Liz Fisher, journalist

SMEs are the lifeblood of global economies, so it is of particular concern when they struggle to thrive in difficult economic environments. The current business conditions for SMEs in many developed countries are some of the most difficult in living memory – but a new report from ACCA argues that with the help and guidance of their professional accountant advisers, SMEs can hone their strategic planning skills and embrace innovation, to become more resilient and successful.

SMEs: Business challenges and strategic innovation opportunities identifies the top concerns among SMEs in 2023: escalating costs, workforce and talent management, and the evolving ESG reporting agenda.

There is a need to build skills around creativity and problem solving

It goes on to examine a range of strategies that small businesses can adopt to help them manage these issues, and to discuss the opportunities for SMEs that can be created by addressing these and other challenges through innovation.


Based on the findings of a survey of ACCA members working in SMEs, as well as discussions with small and medium-sized accountancy practices (SMPs), the report says that inflation is the key issue raised by respondents, with 58% identifying higher costs as their most pressing concern.

‘The level of cost challenges faced by SMEs in their day-to-day operations is clear and, for many, unprecedented,’ says the report.


Last year also saw a ‘significant shift’ in the workforce landscape for SMEs, with 31% of respondents saying that job vacancies for professional workers were higher in Q1 2023 than in the same quarter of 2022. The findings align with those of ACCA’s Global Talent Trends 2023 survey.

‘It’s clear that the global economy is having some impact on the ability of small organisations to both attract and retain staff,’ says the report.

Roundtable discussions held as part of the research uncovered several themes around SME talent, including the need to upskill technical and digital skills, but also build skills around creativity and problem solving, and the increasing trend for SMEs to offer non-financial incentives (such as healthcare and childcare support) as a way of attracting and retaining talent.


The growing expectation for SMEs to provide information on sustainability comes across clearly in the report; almost half of SMEs said they had been asked to provide ESG information.

Less than 45% of SMEs receive any technical assistance in collecting ESG information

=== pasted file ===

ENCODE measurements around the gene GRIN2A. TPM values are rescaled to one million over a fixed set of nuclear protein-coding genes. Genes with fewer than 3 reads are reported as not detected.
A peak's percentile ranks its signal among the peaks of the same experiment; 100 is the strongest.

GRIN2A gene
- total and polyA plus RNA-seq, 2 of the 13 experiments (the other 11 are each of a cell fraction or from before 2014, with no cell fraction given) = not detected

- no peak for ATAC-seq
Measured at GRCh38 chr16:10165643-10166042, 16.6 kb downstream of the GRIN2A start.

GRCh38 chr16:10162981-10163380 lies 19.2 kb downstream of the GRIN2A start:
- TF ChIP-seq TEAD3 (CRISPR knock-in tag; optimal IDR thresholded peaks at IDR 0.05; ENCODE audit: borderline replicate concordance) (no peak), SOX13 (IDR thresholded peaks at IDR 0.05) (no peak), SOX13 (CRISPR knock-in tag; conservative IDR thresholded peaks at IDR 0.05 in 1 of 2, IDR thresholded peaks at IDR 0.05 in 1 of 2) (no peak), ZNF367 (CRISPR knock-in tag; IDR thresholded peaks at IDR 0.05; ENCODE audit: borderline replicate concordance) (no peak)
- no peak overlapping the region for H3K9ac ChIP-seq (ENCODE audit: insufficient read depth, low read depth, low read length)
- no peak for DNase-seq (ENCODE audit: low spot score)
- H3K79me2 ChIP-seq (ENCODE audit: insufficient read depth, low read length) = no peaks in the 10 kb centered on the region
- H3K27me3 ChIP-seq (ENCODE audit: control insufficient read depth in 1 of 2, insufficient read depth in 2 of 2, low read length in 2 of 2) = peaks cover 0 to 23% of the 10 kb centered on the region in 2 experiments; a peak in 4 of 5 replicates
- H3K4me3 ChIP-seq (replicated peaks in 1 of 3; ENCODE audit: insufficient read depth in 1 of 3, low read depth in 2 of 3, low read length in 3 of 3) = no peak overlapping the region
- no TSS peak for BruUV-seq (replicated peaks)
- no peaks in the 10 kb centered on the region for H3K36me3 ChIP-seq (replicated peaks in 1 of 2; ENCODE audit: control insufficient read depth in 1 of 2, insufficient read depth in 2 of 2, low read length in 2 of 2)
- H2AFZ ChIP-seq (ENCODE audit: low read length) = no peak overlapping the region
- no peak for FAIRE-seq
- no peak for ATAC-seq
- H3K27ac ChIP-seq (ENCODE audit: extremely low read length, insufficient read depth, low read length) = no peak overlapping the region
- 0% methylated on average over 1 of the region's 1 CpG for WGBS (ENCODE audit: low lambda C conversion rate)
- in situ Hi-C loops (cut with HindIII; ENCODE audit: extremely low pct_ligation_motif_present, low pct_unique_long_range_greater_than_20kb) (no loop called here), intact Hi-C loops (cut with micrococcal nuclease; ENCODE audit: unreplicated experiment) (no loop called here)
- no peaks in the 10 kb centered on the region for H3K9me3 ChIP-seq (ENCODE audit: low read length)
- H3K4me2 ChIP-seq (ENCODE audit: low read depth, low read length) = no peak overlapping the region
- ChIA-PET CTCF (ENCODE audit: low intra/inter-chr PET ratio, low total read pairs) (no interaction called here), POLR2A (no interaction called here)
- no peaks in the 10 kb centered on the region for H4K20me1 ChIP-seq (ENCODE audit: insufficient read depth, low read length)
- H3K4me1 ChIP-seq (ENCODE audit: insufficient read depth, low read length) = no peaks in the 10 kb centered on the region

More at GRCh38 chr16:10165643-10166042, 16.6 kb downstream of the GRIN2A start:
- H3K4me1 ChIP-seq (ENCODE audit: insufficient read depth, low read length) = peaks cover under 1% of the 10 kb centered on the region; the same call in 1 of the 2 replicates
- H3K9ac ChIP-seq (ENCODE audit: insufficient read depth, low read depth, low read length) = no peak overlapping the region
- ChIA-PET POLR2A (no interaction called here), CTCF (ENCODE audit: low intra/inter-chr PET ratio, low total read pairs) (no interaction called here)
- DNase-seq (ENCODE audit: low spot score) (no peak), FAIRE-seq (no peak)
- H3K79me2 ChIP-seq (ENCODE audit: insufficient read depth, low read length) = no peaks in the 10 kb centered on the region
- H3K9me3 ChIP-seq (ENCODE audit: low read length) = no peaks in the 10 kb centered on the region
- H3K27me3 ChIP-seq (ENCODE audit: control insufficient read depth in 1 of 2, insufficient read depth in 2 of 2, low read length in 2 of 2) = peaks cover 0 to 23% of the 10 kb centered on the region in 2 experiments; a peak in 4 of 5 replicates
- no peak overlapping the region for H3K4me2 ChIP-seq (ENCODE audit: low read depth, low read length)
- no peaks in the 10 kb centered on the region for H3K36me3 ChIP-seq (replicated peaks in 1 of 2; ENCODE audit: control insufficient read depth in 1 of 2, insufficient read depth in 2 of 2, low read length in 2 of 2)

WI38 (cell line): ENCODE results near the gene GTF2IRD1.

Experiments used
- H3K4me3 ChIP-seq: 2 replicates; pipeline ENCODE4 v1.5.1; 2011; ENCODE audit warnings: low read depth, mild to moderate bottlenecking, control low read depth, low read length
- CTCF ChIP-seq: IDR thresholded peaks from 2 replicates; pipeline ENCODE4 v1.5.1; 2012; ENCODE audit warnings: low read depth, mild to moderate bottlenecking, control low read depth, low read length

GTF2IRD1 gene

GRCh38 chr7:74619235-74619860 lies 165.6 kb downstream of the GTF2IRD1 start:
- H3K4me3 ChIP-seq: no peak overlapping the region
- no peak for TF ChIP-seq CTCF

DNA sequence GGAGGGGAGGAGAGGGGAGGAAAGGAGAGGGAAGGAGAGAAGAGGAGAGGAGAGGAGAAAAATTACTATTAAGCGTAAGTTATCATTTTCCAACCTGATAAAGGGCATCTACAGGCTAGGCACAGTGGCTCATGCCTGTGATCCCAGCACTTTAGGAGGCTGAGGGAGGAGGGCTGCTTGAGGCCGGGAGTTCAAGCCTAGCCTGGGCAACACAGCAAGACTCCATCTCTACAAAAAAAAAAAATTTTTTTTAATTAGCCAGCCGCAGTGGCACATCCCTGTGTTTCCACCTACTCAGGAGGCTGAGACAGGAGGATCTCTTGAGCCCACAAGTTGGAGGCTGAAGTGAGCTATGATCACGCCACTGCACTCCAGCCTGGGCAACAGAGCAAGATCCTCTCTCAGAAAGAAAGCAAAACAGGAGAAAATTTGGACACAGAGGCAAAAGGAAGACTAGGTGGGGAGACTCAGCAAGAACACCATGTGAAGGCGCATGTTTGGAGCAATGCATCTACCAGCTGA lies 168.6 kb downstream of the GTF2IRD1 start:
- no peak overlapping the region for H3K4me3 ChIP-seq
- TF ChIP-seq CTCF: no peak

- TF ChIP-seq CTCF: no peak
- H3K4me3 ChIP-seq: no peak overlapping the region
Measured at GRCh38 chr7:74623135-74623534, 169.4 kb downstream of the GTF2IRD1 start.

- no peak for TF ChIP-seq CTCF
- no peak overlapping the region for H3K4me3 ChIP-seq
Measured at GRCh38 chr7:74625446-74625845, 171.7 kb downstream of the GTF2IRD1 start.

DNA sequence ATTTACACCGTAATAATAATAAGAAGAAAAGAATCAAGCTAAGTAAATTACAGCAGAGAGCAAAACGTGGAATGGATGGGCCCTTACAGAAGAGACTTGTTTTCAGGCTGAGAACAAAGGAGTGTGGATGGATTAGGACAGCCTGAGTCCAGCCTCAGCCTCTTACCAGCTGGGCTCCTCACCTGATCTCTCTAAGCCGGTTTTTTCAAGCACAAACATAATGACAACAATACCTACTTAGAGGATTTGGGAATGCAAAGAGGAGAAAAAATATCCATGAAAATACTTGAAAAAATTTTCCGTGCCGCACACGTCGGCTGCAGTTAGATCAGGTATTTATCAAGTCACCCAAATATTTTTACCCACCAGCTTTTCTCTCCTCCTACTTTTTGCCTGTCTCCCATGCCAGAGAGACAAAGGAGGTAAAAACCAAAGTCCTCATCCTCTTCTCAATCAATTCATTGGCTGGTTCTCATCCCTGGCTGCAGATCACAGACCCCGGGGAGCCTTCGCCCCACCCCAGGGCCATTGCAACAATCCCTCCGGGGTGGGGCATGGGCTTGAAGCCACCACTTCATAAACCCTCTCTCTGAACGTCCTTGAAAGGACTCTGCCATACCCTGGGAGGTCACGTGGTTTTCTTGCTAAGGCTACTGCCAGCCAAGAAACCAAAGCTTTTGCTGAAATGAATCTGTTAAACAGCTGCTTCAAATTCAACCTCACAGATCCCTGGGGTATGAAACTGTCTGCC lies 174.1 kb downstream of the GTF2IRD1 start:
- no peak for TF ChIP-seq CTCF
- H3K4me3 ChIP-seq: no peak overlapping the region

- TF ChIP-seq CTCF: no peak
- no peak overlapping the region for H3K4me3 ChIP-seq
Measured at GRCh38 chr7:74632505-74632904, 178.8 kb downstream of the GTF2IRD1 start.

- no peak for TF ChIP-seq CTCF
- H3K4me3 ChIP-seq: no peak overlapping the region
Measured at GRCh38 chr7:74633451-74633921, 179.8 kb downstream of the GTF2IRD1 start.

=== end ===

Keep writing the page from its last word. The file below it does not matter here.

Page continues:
While just over 50% of those questioned said this information was accessible to them, less than 45% receive any technical assistance in collecting ESG information, and many said they were worried about the high costs of ESG reporting.


In the face of these challenges, many SMEs say they are taking strategic steps to position themselves for the future. Nearly two-thirds (64%) of those surveyed say they have introduced new business processes over the past two years.

‘All SMEs should be reflecting on further opportunities to embrace innovation to drive business growth,’ the report argues. ‘Innovation equips small businesses with the tools to adapt to shifting consumer demands and technological advancements, ensuring they stay ahead of trends.’

Most SMEs were willing to accept risk in order to innovate

But innovation comes with inherent risks and uncertainty, the report points out, which need to be managed carefully. The report identifies the two most common innovation risks as market risk and technology risk, but also found that most SMEs were willing to accept risk in order to innovate – in fact around one in four of respondents were categorised as ‘risk takers’, who are willing to accept high to very high levels of market and technology risk.

Actions for SMPs

This is where the value of SMPs as trusted advisers to smaller businesses can be felt, argues the report. ‘Building a portfolio for addressing challenges and stimulating SME growth represents a massive opportunity for SMPs,’ it says.

The report recommends a series of actions for these smaller practices:

  • Focus on providing high-value strategic business services to SMEs, which will strengthen the position of SMPs as trusted advisers.
  • Consider forming strategic partnerships and pooling resources with other organisations as a way of overcoming capacity constraints and to deliver enhanced services to clients.
  • Lead on the sustainability agenda. As SMEs continue to embrace sustainability, SMPs can become indispensable in providing support – but they must first integrate sustainable practices into their own operational framework.
  • Accelerate the adoption of digital technologies in practices and embrace digital tools and resources – an important enabler of innovation.
  • Invest in talent, which could include new organisational structures to combat workforce and skills shortages, such as flexible working arrangements, automating routine tasks or cross-training employees to handle multiple roles.

The report is intended to provide guidance and further reading for both small businesses and the smaller accountancy practices that advise them.